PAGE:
skip to primary navigationskip to content

Company Boards cannot trust that someone else will manage their climate risk exposure

29 June 2017 – Well-run companies stand to benefit from the additional attention investors and their regulators are paying to climate change risk management. Boards must understand the strategic nature of the issue and not delegate it to environmental specialists, says Lindsay Hooper, Executive Director, Education, University of Cambridge Institute for Sustainability Leadership.

The expectations on companies, and their management, to manage and disclose their exposure and governance relating to climate change related risk were raised today with the publication of recommendations from the industry-led taskforce on climate-related financial disclosure (TCFD). The Taskforce was commissioned by the Financial Stability Board, an international body that monitors and makes recommendations about the global financial system.

The recommendations are that companies disclose and articulate their approach to managing climate risk (and opportunity) alongside other material risks; specifically on their approach to governance, strategy, risk management, metrics and target-setting.

Managers and Board Chairs can therefore expect more, and more sophisticated, scrutiny from institutional investors and other stakeholders on the climate-readiness of their business strategy and operations.

"Over the course of 2017 we intend to engage companies most exposed to climate risk to understand their views on the recommendations from the TCFD and to encourage such companies to consider reporting against those recommendations."

BlackRock, 2017

Many companies have formally expressed their support for the new voluntary guidelines. This is because well-run companies stand to benefit from this increased scrutiny of companies’ governance and strategy in this area. They have already assessed and analysed the commercial implications of climate change for their business. They have considered the potential impact on input costs, physical disruptions, business model disruption, stranded assets, legal risks, brand and reputation. They have begun to integrate this insight into their strategy, governance and operations. When it comes to investor scrutiny or new regulatory requirements, they are on the front foot and able to deliver an authentic and credible message, and even secure competitive advantage.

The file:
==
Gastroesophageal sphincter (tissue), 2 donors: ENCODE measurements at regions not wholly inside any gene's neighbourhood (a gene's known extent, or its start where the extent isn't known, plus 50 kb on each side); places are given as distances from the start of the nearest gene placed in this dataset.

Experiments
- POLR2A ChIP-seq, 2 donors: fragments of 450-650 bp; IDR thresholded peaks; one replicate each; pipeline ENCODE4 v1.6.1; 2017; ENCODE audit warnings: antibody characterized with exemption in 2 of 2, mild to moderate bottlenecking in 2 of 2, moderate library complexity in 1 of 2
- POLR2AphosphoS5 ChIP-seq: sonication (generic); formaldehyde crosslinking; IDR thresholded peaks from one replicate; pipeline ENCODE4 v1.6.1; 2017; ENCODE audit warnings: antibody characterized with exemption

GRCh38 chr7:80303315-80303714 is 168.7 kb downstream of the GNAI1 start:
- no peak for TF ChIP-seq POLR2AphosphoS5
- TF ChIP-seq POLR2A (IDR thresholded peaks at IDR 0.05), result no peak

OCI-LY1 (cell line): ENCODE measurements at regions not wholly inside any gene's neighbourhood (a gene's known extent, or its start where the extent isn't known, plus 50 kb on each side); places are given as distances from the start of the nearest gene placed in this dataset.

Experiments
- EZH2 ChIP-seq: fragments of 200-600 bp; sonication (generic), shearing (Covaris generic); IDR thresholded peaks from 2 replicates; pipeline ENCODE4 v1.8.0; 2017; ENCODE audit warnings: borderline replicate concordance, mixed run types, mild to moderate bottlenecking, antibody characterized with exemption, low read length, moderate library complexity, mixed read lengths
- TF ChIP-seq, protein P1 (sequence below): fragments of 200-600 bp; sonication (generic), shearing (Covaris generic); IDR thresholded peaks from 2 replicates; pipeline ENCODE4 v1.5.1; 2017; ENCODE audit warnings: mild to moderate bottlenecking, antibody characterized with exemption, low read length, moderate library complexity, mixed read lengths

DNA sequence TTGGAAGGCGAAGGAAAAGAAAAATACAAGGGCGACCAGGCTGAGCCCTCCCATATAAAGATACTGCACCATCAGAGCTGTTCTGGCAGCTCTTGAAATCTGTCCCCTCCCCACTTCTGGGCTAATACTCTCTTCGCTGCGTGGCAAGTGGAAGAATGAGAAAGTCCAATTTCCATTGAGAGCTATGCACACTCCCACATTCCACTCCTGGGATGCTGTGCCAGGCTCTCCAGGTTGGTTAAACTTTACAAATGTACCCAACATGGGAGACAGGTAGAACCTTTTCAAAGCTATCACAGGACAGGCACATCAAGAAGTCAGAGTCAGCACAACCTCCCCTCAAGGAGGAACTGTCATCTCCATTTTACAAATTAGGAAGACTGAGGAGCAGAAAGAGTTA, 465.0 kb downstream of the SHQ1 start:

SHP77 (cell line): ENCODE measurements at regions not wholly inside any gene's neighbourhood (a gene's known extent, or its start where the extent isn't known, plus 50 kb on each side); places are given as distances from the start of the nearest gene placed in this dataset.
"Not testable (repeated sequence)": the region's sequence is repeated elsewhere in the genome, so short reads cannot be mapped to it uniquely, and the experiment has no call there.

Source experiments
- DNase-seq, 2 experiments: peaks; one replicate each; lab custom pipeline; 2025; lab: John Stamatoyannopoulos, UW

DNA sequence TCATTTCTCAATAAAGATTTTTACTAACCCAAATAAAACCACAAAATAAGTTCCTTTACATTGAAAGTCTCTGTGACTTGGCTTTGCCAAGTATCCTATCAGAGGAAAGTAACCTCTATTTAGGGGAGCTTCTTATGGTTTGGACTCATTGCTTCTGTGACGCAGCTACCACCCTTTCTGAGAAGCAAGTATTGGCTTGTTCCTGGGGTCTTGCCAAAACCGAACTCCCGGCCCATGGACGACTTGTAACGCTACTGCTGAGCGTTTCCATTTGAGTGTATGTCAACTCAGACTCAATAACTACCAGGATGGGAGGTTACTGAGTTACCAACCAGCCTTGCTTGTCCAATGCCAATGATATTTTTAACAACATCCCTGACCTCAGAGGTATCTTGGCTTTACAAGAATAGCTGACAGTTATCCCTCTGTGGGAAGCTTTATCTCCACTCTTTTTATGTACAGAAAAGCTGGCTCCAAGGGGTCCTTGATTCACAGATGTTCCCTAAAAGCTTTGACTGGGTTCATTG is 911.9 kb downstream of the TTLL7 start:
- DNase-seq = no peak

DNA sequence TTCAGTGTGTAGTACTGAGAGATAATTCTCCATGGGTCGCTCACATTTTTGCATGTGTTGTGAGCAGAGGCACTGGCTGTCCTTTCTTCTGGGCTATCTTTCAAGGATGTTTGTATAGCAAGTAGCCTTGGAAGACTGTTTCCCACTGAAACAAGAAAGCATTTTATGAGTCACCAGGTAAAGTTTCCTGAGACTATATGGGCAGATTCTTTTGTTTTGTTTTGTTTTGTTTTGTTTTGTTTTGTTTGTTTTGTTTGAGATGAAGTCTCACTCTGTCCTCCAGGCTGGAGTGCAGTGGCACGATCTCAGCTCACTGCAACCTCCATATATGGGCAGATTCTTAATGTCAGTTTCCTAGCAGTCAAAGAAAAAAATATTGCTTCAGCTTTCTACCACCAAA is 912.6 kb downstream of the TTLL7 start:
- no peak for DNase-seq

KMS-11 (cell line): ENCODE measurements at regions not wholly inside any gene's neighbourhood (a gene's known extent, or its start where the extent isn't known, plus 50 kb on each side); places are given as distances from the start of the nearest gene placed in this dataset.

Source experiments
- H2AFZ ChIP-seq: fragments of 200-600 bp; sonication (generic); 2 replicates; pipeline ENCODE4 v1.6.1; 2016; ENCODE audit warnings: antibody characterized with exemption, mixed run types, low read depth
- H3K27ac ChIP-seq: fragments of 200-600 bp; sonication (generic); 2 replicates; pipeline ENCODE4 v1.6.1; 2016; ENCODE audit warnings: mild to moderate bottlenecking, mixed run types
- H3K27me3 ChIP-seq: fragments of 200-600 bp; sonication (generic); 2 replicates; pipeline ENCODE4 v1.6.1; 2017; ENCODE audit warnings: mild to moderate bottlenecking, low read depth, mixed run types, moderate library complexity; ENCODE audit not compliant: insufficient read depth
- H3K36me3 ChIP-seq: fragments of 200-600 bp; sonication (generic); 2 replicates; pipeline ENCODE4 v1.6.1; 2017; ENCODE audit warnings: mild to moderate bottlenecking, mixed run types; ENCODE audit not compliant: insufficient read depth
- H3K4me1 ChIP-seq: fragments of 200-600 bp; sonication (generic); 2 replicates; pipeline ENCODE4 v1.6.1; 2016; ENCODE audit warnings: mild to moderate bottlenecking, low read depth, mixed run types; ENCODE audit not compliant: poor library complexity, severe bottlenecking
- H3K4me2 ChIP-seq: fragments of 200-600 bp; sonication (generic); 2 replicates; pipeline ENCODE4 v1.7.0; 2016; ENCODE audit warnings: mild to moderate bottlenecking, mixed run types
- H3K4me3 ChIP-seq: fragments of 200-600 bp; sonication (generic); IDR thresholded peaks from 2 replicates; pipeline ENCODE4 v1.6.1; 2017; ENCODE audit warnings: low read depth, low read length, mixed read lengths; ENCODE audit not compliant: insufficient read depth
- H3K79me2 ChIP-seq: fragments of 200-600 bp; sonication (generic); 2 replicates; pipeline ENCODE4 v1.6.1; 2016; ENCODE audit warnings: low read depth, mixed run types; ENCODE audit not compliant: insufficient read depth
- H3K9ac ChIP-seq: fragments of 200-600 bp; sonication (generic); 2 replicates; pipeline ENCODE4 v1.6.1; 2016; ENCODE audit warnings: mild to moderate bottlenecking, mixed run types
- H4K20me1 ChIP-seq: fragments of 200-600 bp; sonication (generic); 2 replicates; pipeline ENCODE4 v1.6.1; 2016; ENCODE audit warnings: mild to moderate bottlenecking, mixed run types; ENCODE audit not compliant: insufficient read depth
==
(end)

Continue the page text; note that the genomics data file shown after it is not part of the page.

Leading companies have not waited for government regulation or investor pressure. They are setting targets for 100 per cent renewable electricity use, investing in energy efficiency and renewable energy, setting ambitious CO2 reduction targets and reporting their progress.

But investors and central banks are now taking a close interest. Investors are concerned about the value at risk in their portfolios and central banks and regulators are concerned about potential risks or rapid repricing of carbon intensive assets to the stability of the financial system. This is leading to pressure on business and financial institutions to disclose how they are assessing and managing these risks.

Shareholders at the Exxon Mobil AGM in June this year backed a resolution requiring the oil major to publish an annual assessment of the impact of climate policies on its business. In May, Occidental Petroleum shareholders passed a similar motion. Although the strongest investor pressure today is felt by fossil fuel companies, this should be seen in the context of a wider trend of ‘major investors putting industry on notice that climate change matters’. Shareholder sophistication and resolve to understand the risks will affect all industries. Executives in our network are telling us that investor questions on climate change risk are increasingly common.